The Age of Nothing
By Peter Watson
The stirring story of one of the modern world's most important intellectual achievements: atheism.Since Friedrich Nietzsche roundly declared that 'God is dead' in 1882, a raft of reflective and courageous individuals have devoted their creative energies to devising ways to live without Him, turning instead to invention, enthusiasm, hope, wit and above all various forms of self-reliance. Their brave, innovative story has gone untold - until now. In THE AGE OF NOTHING, acclaimed historian Peter Watson offers a weeping narrative of the secular philosophers and poets, psychologists and other scientists, painters and playwrights, novelists and even choreographers who have forged a thrilling, bold path in the absence of religious belief.From Paul Valéry and George Santayana to Richard Rorty and Ronald Dworkin, from Georges Seurat and Constantin Brancusi to Jackson Pollock and Robert Rauschenberg, from Henrik Ibsen to Samuel Beckett, from Wallace Stevens and Rainer Maria Rilke to Elizabeth Bishop and Czeslaw Milosz, from Sigmund Freud and Benjamin Spock to E.O. Wilson and Sam Harris, THE AGE OF NOTHING brilliantly explores how atheism has evolved, and gained unprecedented popularity as it has sought to replace an unknowable God in the Afterlife.Atheism has had its share of ideologues, tyrants and charlatans but it is primarily a history of brave accomplishment and one that is far from finished. Watson's stimulating intellectual narrative explores the revolutionary ideas and big questions provoked by great minds and movements.A sparkling and ultimately triumphant history, THE AGE OF NOTHING is the first full story of our efforts to live without God.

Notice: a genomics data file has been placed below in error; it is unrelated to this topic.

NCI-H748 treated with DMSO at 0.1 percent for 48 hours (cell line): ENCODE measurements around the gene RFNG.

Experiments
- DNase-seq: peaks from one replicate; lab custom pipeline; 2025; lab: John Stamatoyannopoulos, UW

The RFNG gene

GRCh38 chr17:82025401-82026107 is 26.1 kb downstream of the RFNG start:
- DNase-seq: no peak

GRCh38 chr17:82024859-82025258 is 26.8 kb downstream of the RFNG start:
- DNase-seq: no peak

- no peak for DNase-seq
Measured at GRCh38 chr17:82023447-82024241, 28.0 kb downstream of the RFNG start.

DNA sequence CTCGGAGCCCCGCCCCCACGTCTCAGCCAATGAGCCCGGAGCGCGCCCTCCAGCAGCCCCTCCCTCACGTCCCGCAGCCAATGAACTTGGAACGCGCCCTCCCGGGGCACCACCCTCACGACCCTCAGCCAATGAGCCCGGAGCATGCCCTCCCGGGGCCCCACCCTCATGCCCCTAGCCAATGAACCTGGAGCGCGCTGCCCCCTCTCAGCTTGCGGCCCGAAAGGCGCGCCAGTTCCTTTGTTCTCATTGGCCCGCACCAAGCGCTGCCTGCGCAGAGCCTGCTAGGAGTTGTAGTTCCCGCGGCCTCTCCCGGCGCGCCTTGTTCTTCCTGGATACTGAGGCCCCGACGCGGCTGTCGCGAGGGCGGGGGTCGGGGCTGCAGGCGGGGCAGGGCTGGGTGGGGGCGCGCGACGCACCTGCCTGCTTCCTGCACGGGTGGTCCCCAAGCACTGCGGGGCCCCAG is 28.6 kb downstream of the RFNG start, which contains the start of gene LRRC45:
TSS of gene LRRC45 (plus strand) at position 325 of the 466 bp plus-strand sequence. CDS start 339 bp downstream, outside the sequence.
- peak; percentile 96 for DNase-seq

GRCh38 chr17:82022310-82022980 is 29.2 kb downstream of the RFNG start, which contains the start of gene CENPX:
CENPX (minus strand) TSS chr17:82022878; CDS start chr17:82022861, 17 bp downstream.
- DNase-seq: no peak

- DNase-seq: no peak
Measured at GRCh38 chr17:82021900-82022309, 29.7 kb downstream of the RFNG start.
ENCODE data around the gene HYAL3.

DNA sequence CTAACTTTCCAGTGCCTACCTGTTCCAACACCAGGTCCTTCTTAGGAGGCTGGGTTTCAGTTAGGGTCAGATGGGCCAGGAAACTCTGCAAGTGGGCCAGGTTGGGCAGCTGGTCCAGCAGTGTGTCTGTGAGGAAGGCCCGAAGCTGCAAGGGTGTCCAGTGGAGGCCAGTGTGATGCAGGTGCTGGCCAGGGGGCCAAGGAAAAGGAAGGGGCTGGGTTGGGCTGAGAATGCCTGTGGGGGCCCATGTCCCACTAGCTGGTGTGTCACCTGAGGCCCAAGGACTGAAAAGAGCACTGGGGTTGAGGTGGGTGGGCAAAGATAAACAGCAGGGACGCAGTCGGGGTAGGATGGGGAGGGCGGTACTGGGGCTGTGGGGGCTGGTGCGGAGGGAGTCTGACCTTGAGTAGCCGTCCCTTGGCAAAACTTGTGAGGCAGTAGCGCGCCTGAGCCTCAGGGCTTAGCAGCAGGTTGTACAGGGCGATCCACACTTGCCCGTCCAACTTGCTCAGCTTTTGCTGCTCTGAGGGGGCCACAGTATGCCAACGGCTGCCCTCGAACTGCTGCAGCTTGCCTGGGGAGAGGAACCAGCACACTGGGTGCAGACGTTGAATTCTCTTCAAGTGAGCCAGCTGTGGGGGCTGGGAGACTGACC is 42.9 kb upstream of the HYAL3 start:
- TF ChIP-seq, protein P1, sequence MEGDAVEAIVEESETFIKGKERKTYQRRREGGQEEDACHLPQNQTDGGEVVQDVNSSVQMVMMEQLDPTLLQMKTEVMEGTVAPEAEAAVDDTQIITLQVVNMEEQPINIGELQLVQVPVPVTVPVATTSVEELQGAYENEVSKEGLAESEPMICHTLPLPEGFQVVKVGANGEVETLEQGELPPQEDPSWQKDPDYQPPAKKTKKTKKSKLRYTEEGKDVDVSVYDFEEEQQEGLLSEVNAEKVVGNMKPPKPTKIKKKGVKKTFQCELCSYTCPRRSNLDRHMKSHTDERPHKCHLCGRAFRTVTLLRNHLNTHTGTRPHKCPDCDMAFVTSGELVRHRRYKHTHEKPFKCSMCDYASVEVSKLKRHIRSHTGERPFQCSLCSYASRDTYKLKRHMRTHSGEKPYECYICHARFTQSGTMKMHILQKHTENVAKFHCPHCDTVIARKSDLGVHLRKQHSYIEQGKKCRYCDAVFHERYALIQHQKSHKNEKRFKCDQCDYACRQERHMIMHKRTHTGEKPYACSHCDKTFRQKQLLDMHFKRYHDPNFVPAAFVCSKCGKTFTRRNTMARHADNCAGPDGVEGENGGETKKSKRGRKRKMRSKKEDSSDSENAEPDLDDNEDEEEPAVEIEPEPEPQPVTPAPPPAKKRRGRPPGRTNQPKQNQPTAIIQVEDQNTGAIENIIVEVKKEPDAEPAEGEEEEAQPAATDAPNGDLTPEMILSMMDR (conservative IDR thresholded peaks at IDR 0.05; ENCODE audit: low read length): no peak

Architects of Annihilation
By Gotz Aly, Susanne Heim
A groundbreaking study of the numerous academics and technocrats without whom Hitler's crude anti-Semitism could never have been translated into a systematic policy of genocide.ARCHITECTS OF ANNIHILATION follows the activities of the demographers, economists, geographers and planners in the period between the disorderly excesses of the November 1938 pogrom and the fully-effective operation of the gas chambers at Auschwitz in summer 1942. The authors, both journalists and historians, argue that this group of intellectuals, often combining academic, civil service and Party functions, made an indispensable contribution to the planning and execution of the Final Solution. More than that, in the economic and demographic rationale of these experts, the Final Solution was only one element in a far-reaching programme of self-sufficiency which privileged the German Aryan population.